Peru Not Releasing U.S. Prisoner
The Associated Press -- 9 April 1999
LIMA, Peru (AP) -- Peru's Congress has approved legislation requiring that foreign prisoners convicted of terrorism serve their full jail sentences in the Andean nation.
The measure, passed late Thursday and now awaiting President Alberto Fujimori's signature, would hurt the chances of imprisoned New York-native Lori Berenson to win transfer to a U.S. prison.
Fujimori's approval is considered likely.
Berenson, 29, was sentenced to life in prison for terrorism by a secret Peruvian military court on Jan. 11, 1996. She was accused of helping rebels of the leftist Tupac Amaru Revolutionary Movement plan a thwarted assault on Peru's Congress.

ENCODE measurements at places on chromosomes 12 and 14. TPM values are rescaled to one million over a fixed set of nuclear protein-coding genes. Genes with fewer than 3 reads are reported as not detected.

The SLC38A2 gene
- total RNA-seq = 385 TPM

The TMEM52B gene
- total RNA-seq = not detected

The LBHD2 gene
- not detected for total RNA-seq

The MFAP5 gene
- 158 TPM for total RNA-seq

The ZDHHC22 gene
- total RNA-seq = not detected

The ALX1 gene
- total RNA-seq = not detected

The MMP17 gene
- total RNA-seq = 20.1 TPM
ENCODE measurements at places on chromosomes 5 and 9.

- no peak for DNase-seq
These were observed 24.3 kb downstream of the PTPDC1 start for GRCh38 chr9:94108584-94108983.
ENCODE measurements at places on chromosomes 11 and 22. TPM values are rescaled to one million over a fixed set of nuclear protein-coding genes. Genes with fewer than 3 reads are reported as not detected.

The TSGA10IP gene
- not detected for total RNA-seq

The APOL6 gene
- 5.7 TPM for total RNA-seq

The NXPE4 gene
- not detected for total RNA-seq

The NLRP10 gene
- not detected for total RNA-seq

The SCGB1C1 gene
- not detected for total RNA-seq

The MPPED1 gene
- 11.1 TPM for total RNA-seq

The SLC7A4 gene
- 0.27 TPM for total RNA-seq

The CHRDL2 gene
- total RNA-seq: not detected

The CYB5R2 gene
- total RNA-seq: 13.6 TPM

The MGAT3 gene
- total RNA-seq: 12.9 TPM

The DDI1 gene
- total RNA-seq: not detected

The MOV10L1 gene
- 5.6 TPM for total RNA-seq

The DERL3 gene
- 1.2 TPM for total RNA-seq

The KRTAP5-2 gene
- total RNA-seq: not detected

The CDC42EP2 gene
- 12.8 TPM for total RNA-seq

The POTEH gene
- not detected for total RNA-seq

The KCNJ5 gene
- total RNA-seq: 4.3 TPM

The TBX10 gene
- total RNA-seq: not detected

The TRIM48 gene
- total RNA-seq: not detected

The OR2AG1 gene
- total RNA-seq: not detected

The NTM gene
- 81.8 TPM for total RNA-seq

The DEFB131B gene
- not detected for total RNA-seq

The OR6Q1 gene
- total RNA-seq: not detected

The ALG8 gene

Her health has deteriorated during the more than three years she has served in Peruvian prisons, family members say.
Her parents say she is innocent and U.S. officials have asked Peru to give Berenson an open, civilian trial. But Fujimori has said she is a terrorist and will receive no special treatment.
Peru and the United States have a treaty that allows American prisoners sentenced in Peru to serve part of their sentences in the United States. Under the new law, only common criminals could apply for transfers, lawyers say.
It was not immediately clear if the new law would violate the treaty by restricting which prisoners are eligible for transfer.
Berenson, a former Massachusetts Institute of Technology student, has not applied for such a transfer, saying it would be an admission of guilt, her father Mark Berenson said in a telephone interview from New York.
"Peru continually singles out Lori for harsh treatment because she is American. In my opinion, this law would violate its transfer treaty with the United States," Mark Berenson said.
Lori Berenson is held in Socabaya prison in Peru's southern highlands, 465 miles southeast of the capital, Lima.